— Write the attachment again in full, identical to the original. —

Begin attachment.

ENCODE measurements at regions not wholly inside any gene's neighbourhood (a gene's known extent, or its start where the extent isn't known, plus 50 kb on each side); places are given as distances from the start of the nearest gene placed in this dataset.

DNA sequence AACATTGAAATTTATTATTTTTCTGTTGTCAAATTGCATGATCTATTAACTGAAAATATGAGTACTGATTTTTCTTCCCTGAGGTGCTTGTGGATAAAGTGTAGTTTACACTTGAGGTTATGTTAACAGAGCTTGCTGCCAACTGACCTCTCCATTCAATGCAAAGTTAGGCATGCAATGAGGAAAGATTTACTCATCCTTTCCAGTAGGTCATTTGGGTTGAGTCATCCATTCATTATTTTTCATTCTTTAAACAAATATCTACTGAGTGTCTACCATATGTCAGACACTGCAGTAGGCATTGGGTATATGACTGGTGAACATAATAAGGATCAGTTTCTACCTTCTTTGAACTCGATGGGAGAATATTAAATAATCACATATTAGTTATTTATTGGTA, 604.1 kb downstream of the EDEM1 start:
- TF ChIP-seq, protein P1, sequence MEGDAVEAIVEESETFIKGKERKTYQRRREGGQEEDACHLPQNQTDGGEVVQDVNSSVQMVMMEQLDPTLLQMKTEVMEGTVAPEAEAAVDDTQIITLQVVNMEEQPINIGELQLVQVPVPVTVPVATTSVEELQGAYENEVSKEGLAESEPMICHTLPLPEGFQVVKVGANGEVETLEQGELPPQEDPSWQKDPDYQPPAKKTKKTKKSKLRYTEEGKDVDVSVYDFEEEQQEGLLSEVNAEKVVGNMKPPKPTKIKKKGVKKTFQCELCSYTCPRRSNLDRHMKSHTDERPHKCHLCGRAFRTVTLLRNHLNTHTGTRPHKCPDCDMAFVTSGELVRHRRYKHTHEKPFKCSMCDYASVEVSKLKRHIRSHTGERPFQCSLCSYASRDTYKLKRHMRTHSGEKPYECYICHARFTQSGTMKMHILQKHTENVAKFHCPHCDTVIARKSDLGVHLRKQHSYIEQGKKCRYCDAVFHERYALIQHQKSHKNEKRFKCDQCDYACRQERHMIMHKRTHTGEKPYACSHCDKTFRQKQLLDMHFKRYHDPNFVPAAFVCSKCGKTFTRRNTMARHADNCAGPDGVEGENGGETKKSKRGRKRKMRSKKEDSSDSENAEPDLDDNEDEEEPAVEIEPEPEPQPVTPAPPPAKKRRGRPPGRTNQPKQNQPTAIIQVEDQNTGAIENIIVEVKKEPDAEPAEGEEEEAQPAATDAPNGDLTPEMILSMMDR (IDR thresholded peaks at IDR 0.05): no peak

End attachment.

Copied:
ENCODE measurements at regions not wholly inside any gene's neighbourhood (a gene's known extent, or its start where the extent isn't known, plus 50 kb on each side); places are given as distances from the start of the nearest gene placed in this dataset.

DNA sequence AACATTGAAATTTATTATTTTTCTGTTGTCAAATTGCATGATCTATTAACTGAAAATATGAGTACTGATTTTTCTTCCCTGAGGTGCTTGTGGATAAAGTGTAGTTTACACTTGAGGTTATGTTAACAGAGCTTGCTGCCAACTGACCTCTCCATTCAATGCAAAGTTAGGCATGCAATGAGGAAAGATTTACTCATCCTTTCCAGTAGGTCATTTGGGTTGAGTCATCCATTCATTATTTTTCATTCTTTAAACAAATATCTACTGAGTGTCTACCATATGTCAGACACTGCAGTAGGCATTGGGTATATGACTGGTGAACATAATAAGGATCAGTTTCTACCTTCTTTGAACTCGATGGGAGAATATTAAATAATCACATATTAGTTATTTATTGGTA, 604.1 kb downstream of the EDEM1 start:
- TF ChIP-seq, protein P1, sequence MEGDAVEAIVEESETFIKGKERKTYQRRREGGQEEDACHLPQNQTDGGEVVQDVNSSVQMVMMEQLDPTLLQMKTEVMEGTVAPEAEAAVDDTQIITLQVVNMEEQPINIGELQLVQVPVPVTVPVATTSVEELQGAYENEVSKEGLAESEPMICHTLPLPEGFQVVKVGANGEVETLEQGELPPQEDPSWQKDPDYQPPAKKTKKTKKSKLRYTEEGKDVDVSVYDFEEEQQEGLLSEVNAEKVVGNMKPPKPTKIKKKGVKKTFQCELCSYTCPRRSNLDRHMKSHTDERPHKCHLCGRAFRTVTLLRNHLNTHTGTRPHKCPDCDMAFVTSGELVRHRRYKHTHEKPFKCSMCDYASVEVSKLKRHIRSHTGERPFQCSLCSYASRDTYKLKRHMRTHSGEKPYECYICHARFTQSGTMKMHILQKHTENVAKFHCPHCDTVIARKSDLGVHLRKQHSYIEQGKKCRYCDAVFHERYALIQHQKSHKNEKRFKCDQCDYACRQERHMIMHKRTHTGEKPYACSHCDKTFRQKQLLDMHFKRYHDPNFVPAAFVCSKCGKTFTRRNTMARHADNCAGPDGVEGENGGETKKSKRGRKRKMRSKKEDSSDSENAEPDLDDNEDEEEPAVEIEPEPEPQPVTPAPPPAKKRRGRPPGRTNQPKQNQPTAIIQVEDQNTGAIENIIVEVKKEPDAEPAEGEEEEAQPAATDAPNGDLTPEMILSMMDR (IDR thresholded peaks at IDR 0.05): no peak